Rover, the dog-sitting app, uses email personalization to prompt readers to use its platform. In a location-driven, New York-centric email, Rover presents readers with reviews of local sitters.
A location-based header illustration pairs well with the text-driven email, and the CTA buttons are easy-to-spot and well-placed. The brand also uses my dog’s name in the subject line of marketing emails, a smart and simple way to personalize day-to-day content:
3. Lyft: Special deals based on ride behavior
After I recently used Lyft in Minneapolis, the brand sent a personalized email with a 20% off coupon that was specific to the location.
Lyft’s Deal of the Week may also be triggered by user inactivity (I used the app in Minneapolis a few times but then stopped) as well as the time of day usage (this deal is specific for evening rides). Together, the data can be funneled into an automated email that can easily be customized for different locations.
However, Lyft can make its images look crisper by optimizing them for mobile screens. Here’s our tutorial on how to make sure beautiful designs are never blurry.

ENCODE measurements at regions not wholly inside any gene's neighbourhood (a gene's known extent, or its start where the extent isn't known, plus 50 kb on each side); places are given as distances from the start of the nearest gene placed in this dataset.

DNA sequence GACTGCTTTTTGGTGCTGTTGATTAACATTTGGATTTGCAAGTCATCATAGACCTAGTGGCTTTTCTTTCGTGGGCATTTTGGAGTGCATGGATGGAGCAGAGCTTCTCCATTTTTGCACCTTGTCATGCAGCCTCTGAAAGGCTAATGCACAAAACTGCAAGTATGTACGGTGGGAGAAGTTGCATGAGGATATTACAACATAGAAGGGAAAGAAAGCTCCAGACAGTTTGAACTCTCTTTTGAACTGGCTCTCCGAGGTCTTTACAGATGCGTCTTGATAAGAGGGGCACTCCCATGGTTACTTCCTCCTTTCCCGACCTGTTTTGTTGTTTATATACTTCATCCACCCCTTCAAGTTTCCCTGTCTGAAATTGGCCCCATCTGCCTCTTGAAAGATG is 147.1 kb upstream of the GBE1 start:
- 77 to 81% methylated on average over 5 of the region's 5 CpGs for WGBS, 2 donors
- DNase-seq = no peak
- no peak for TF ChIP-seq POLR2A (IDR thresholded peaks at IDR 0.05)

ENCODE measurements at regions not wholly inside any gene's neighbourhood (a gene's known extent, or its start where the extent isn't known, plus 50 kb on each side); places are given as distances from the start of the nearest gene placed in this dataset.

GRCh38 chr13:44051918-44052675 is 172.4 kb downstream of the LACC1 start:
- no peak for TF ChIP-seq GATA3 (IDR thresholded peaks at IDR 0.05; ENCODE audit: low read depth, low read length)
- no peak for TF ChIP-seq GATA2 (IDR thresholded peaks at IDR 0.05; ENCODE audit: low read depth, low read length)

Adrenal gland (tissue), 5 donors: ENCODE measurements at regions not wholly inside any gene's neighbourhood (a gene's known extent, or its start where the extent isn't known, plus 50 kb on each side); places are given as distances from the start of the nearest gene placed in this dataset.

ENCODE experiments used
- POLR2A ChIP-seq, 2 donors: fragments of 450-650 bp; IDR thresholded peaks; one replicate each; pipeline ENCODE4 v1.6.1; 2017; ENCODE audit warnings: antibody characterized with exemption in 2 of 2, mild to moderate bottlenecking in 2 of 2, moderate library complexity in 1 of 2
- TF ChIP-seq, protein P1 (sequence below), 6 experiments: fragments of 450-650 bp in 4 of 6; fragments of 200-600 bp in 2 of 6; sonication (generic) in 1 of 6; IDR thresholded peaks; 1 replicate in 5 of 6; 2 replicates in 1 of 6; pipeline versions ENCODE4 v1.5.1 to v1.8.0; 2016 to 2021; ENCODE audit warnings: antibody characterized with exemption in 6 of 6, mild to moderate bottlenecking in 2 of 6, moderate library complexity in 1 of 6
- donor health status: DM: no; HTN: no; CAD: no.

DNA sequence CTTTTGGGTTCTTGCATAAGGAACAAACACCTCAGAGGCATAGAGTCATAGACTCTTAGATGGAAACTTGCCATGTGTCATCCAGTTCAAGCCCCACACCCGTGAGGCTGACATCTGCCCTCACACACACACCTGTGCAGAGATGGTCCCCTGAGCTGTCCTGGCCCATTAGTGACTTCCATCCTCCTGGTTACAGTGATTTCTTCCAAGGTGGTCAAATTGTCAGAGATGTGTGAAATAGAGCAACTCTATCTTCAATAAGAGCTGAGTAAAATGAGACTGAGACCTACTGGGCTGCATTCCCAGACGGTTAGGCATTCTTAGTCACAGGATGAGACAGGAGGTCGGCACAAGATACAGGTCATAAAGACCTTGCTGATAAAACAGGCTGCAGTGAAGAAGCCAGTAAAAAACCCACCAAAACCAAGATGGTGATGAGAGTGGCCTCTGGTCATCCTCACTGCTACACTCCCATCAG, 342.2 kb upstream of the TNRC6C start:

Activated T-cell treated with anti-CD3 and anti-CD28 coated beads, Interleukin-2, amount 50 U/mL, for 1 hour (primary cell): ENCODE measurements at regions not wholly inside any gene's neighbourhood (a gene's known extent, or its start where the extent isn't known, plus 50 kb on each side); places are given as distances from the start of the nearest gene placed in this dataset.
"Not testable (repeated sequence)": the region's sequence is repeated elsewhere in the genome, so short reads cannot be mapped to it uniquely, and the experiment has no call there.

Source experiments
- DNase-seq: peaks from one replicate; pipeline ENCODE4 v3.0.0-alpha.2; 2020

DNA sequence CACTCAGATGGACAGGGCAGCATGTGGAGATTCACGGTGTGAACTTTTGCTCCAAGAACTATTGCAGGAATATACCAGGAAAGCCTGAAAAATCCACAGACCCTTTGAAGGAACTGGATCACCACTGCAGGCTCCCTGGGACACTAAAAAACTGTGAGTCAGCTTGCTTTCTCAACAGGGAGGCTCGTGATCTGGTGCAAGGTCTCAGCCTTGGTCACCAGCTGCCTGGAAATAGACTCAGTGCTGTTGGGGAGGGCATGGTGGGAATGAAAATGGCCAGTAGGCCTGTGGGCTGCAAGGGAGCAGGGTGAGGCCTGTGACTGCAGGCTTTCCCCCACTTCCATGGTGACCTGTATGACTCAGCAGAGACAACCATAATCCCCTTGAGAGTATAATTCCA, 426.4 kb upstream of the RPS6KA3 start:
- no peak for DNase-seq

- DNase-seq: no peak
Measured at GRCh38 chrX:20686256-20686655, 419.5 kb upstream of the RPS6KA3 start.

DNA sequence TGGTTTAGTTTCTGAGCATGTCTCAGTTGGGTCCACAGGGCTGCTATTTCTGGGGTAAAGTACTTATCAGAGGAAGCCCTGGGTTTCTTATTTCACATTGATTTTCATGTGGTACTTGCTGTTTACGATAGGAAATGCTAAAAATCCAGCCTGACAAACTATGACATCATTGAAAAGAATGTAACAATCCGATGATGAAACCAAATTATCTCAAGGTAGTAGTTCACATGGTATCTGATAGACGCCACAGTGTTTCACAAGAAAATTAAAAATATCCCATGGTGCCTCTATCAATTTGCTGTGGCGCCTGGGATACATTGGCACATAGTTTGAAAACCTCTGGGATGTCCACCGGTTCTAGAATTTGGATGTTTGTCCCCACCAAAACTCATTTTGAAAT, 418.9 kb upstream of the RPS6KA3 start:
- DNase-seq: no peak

4. Brooklinen: Discounts based on cart abandonment
Brooklinen, the bedding company, recently sent a two-email campaign triggered by shopping activity. Specifically, I put a sheet set in my cart, then closed the browser. Within days, I received a series of follow-up emails about the items in my cart—along with a few discounts.
Here’s one of the first emails that offered free shipping:
Since I didn’t respond to this message, a second email was triggered the following day with a similar deal: $15 off. When the purchase still wasn’t completed, a final reminder email was sent. Instead of sending just a single cart abandonment message, Brooklinen uses reader activity/inactivity to continue triggering personalized messages.
5. Airbnb: Activities or homes based on browse or booking activity
Once a user books a trip on Airbnb, the company takes the opportunity to present relevant “experiences” that correspond with the date of your trip.